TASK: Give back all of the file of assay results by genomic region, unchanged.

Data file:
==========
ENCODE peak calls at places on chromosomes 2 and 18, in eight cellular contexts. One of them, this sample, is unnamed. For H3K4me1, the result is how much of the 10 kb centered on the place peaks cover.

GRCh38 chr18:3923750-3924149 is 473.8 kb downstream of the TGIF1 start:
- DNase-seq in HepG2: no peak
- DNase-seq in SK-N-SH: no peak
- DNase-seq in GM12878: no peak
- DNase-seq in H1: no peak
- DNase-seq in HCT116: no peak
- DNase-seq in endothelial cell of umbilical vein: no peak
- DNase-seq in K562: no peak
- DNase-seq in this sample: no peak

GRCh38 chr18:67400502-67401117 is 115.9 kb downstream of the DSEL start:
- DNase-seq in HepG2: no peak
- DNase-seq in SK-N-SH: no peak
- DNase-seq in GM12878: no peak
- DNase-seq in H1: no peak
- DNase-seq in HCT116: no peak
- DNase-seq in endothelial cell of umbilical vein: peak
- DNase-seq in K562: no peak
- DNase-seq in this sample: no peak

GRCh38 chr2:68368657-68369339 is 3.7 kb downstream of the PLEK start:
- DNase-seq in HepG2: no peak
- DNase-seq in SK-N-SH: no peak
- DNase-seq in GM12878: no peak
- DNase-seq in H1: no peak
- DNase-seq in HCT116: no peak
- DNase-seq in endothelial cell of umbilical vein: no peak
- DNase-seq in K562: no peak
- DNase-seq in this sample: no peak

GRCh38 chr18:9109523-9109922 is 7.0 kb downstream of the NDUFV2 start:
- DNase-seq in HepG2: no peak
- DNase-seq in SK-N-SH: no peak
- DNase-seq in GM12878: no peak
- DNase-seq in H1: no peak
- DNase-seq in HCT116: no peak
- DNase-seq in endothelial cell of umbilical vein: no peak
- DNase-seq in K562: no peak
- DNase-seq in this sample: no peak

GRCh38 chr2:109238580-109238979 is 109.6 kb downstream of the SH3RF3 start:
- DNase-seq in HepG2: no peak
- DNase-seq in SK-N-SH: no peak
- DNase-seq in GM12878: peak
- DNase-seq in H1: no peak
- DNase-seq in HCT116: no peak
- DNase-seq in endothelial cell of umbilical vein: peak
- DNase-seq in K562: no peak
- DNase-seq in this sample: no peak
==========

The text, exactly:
ENCODE peak calls at places on chromosomes 2 and 18, in eight cellular contexts. One of them, this sample, is unnamed. For H3K4me1, the result is how much of the 10 kb centered on the place peaks cover.

GRCh38 chr18:3923750-3924149 is 473.8 kb downstream of the TGIF1 start:
- DNase-seq in HepG2: no peak
- DNase-seq in SK-N-SH: no peak
- DNase-seq in GM12878: no peak
- DNase-seq in H1: no peak
- DNase-seq in HCT116: no peak
- DNase-seq in endothelial cell of umbilical vein: no peak
- DNase-seq in K562: no peak
- DNase-seq in this sample: no peak

GRCh38 chr18:67400502-67401117 is 115.9 kb downstream of the DSEL start:
- DNase-seq in HepG2: no peak
- DNase-seq in SK-N-SH: no peak
- DNase-seq in GM12878: no peak
- DNase-seq in H1: no peak
- DNase-seq in HCT116: no peak
- DNase-seq in endothelial cell of umbilical vein: peak
- DNase-seq in K562: no peak
- DNase-seq in this sample: no peak

GRCh38 chr2:68368657-68369339 is 3.7 kb downstream of the PLEK start:
- DNase-seq in HepG2: no peak
- DNase-seq in SK-N-SH: no peak
- DNase-seq in GM12878: no peak
- DNase-seq in H1: no peak
- DNase-seq in HCT116: no peak
- DNase-seq in endothelial cell of umbilical vein: no peak
- DNase-seq in K562: no peak
- DNase-seq in this sample: no peak

GRCh38 chr18:9109523-9109922 is 7.0 kb downstream of the NDUFV2 start:
- DNase-seq in HepG2: no peak
- DNase-seq in SK-N-SH: no peak
- DNase-seq in GM12878: no peak
- DNase-seq in H1: no peak
- DNase-seq in HCT116: no peak
- DNase-seq in endothelial cell of umbilical vein: no peak
- DNase-seq in K562: no peak
- DNase-seq in this sample: no peak

GRCh38 chr2:109238580-109238979 is 109.6 kb downstream of the SH3RF3 start:
- DNase-seq in HepG2: no peak
- DNase-seq in SK-N-SH: no peak
- DNase-seq in GM12878: peak
- DNase-seq in H1: no peak
- DNase-seq in HCT116: no peak
- DNase-seq in endothelial cell of umbilical vein: peak
- DNase-seq in K562: no peak
- DNase-seq in this sample: no peak